Jerry Haber said...


Thanks for your comment. I was not referring in my piece to the German Empire; I was referring to the German state as an example of an ethnic state. Multi-ethnic empires were, as you know, common before the end of World War I.

But things are ALWAYS more complicated than my posts present them!

Eric said...

Just thinking re the dual personality of Jake the Sheik and Yisrael that the new name he acquires seems now to be just for hasbara and Yacov is still trying to steal Esav's birthright by hook,crook, or transfer all over again.

Joachim Martillo said...

BTW, Russian Jews welcomed to Germany are considered Traeger Deutscher Kultur (Bearers of German Culture).

Boeckh's formulation of German nationalism around German language appears to have won out in the end. He wanted to include Yiddish as a German dialect in order to extend German territorial claims.

The situation is somewhat ironic on many grounds.

Here is some linguistic technical irony.

After I read Jechiel Bin-Nun's Jiddisch und die deutschen Mundarten as well as Paul Wexler's work in Yiddish linguistics I think I would accept Wexler's idea that Yiddish is a relexified Slavic language that at least partially acquired German vocabularly along Jewish trade routes in German-speaking territories -- hence the difficulty of identifying a set of German territorial parent dialects for Yiddish vocabulary.

Jerry Haber said...

Joachim, I genuinely thought I was publishing your comment with my name and that of Phil Weiss, but it came through twice, and I deleted itinadvertantly. So I am republishing it here. In the future, please use the Haber moniker.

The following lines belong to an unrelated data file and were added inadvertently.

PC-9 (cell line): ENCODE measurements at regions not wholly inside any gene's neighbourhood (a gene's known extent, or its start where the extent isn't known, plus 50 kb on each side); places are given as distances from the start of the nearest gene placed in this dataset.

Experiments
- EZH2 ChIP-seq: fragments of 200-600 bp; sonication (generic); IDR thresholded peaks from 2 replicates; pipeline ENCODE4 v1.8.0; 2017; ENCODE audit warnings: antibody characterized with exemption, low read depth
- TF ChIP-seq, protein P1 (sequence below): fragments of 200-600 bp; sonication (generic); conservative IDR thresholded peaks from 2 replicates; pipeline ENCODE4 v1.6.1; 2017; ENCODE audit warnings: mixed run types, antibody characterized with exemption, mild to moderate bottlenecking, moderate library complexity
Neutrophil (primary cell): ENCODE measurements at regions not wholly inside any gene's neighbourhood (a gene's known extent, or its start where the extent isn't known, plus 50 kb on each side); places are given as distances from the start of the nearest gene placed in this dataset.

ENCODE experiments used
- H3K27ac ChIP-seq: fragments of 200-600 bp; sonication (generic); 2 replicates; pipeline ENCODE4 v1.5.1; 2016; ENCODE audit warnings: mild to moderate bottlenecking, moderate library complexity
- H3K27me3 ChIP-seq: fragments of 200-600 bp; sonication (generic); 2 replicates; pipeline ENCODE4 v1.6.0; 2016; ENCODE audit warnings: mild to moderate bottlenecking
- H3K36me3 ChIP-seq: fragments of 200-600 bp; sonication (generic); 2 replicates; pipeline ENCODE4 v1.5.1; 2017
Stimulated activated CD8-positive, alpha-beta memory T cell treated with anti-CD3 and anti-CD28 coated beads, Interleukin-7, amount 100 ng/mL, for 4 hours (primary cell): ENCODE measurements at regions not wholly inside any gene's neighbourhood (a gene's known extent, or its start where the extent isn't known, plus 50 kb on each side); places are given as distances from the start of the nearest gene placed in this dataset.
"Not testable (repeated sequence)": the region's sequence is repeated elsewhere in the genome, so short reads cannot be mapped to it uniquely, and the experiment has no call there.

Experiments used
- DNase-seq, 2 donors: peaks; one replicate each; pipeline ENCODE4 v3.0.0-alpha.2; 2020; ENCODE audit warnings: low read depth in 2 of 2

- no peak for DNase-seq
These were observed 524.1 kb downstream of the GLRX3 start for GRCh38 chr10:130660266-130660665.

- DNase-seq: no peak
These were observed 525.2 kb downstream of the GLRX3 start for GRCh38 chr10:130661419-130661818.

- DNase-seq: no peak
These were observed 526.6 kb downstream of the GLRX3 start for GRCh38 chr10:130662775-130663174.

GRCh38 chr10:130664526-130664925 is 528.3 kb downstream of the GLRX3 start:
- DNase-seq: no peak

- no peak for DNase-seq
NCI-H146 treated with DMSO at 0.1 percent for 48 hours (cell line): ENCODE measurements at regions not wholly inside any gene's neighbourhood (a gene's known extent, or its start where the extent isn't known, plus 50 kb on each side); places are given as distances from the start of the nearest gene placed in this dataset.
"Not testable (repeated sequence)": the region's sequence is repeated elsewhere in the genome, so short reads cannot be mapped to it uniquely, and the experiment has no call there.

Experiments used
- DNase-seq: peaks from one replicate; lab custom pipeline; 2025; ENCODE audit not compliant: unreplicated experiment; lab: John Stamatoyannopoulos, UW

Every once in a while Professor Haber or Phil Weiss posts a blog entry that I find simply incomprehensible.

If we are looking at involuntary transfer as a solution to the conflict over Palestine, why are we only discussing the involuntary transfer of the native Palestinian population?

Why not look at the removal of the Zionist settler colonist population as the proper solution?

Doesn't Gordis see that the logic of transfer applies far more strongly to the Zionist settler colonists?

Under Nuremberg Tribunal Law and the Convention for the Prevention and Punishment of Genocide, the native Palestinian population has suffered an immense tort at the hands of Zionist colonists, who do not count as a protected population under the Nuremberg Precedents or the Convention.

Removing the Zionist colonists would be reasonable relief because ethnic Ashkenazim, Moroccan Jewish Arabs, Iraqi Jewish Arabs, and Yemeni Jewish have no claim whatsoever to historic Palestine beyond a twisted and extremist misinterpretation of certain religious texts and mythology.

To be realistic, transferred Israeli Jews could easily assimilate into Jewish communities throughout the world while another forced transfer of the native Palestinian population would probably create at least another two generations of Muslim anger against the USA.

Believing that the State of Israel saved the Jewish people is questionable at least.

Replacing am yisrael or klal yisrael with haam hayehudi is a reinterpretation of Eastern European Ashkenazi ethnicity for the purpose of staking an insupportable claim to Palestine.

We need an open discussion of Jewish history since the assassination of Czar Alexander II. Arguing that Christian anti-Semitism is an eternal threat to Jews simply is not supported by the factual data.

I know that the discussion could be painful, but I am really tired of Zionist platitudes.

Zionism probably closed havens for Jews throughout the Islamic world during the Hitler years while the role of ethnic Ashkenazim in Bolshevism and communist revolutionary activity throughout Central and Eastern Europe made it hard for the USA, Canada, Latin American countries, and the UK to accept larger numbers of Jewish refugees after the German Nazis took power than were granted asylum.